Alex Goode

David Alexander Vallance Goode (born 7 May 1988) is an English professional rugby union player playing in the Aviva Premiership for Saracens.

Alex Goode
Alex Goode.jpg
Birth nameAlexander Goode
Date of birth (1988-05-07) 7 May 1988 (age 32)
Place of birthCambridge, England
Height1.81 m (5 ft 11 in)
Weight85 kg (13 st 5 lb; 187 lb)[1]
SchoolSt Faith's School
The Leys School
Oakham School
UniversityUniversity of Hertfordshire
Notable relative(s)Joanne Goode (aunt)
Rugby union career
Position(s) Fullback, Fly-half
Current team NEC Green Rockets
Youth career
Bath Rugby
Cambridge R.U.F.C.
Senior career
Years Team Apps (Points)
NEC Green Rockets (loan)
287 (629)
Correct as of 14 May 2019
National team(s)
Years Team Apps (Points)
England U19
England U20
England Saxons
Correct as of 19 November 2016


All-rounder Goode appeared at the national schools athletics finals, played county tennis and was part of the Ipswich Town football academy before joining Saracens.

He is the nephew of Jo Goode, who won an Olympic bronze in Badminton in Sydney.

A fly half by trade, he moved to full back and has played the majority of his games for Saracens in these positions.

He was educated at St Faith's School,[2] The Leys School and Oakham School, and at the University of Hertfordshire.

Club careerEdit

He joined the academy structure at Saracens ahead of the 2006-2007 season,[3] and made his club debut against Bristol.[4] He has since signed several contract extensions.[5]. He was awarded the 2019 European Player of the Year award.

He will spend a season on loan to Japanese side NEC Green Rockets while Saracens compete in the 2020–21 RFU Championship. Subject to Saracens' success he will return to them for the following season.[6]

International careerEdit

Goode represented England at Under 16A and Under 18 level. Goode played at the 2007 Under 19 Rugby World Championship.[7] In 2008 Goode was a member of the England under-20 team that won the grand slam[8] and reached the final of the 2008 IRB Junior World Championship.[9] In January 2009 Goode made his debut for the England Saxons, against Portugal.[10]

On 16 June 2012 Goode made his test debut for England against South Africa, coming off the bench on 16 June 2012 in a 36–27 loss.[11] Goode was part of the squad selected for the 2012 Autumn internationals, because of injuries to Ben Foden he started all four of the games at full back. He played well enough to earn himself QBE Man of the Match in England's 54–12 win over Fiji.[12]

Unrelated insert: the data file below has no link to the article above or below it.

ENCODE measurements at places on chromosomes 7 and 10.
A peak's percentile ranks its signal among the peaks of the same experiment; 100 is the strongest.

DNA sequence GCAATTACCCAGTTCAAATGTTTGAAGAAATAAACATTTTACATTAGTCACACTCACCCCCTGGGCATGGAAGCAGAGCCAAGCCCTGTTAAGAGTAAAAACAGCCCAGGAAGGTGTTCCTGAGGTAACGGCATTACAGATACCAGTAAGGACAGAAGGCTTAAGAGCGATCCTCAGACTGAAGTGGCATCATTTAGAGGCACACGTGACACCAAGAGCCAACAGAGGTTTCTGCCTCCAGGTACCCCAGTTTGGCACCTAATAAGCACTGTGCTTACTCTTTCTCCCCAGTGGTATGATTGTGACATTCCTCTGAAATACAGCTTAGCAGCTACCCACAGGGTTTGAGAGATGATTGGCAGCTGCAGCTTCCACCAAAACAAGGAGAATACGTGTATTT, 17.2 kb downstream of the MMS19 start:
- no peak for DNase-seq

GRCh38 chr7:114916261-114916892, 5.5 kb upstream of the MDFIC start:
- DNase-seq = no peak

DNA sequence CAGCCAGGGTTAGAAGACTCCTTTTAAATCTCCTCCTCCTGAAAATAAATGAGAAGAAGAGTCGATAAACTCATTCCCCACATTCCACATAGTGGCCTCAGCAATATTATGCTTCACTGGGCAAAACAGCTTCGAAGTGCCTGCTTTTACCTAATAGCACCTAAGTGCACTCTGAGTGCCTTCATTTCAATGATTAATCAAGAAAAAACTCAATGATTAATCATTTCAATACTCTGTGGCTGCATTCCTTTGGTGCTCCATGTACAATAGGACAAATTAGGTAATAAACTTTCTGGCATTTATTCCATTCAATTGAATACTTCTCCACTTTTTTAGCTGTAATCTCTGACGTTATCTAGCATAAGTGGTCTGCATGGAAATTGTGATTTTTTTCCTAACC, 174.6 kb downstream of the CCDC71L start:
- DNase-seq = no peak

Goode also featured in the 2013 Six Nations Championship, playing all five games including the Grand Slam decider at Cardiff's Millennium Stadium. Unfortunately a shoulder injury and subsequent reconstructive surgery sidelined him for England's summer tour to Argentina.[13]

International triesEdit

As of 7 July 2019 [14]
Try Opposing team Location Venue Competition Date Result Score
1   Fiji London, England Twickenham Stadium 2016 Autumn Internationals 19 November 2016 Win 58 – 15


  1. ^ "Saracens". Archived from the original on 12 June 2012. Retrieved 12 June 2012.
  2. ^ "Alex Goode - St Faith's School Website". St Faith's School Website. Archived from the original on 30 May 2016. Retrieved 28 April 2016.
  3. ^ "Academy Class of 2006". Saracens Official Website. 23 August 2006. Archived from the original on 30 October 2006. Retrieved 7 January 2014.
  4. ^ "Saracens 25–20 Bristol". BBC. 10 May 2008. Retrieved 21 February 2010.
  5. ^ "Alex Goode and Andy Saull sign new Saracens deals". BBC. 4 December 2009. Retrieved 21 February 2010.
  6. ^ "Revealed: Where Alex Goode will be playing next season after agreeing terms to leave Saracens". The Rugby Paper. 13 May 2020.
  7. ^ "England U19 31–13 Argentina U19". BBC. 17 April 2007. Retrieved 21 February 2010.
  8. ^ "Grand Slam glory for England Under 20s". RFU. 14 March 2008. Archived from the original on 23 September 2012. Retrieved 21 February 2010.
  9. ^ "England U20 3–38 NZ U20". BBC. 22 June 2008. Retrieved 21 February 2010.
  10. ^ "England Saxons 66–0 Portugal". BBC. 30 January 2009. Retrieved 21 February 2010.
  11. ^ "South Africa 36–27 England". BBC. 16 June 2012. Retrieved 12 February 2013.
  12. ^ "Alex Goode". RFU. Archived from the original on 25 December 2012.
  13. ^
  14. ^ "Alex Goode". 7 July 2019.

External linksEdit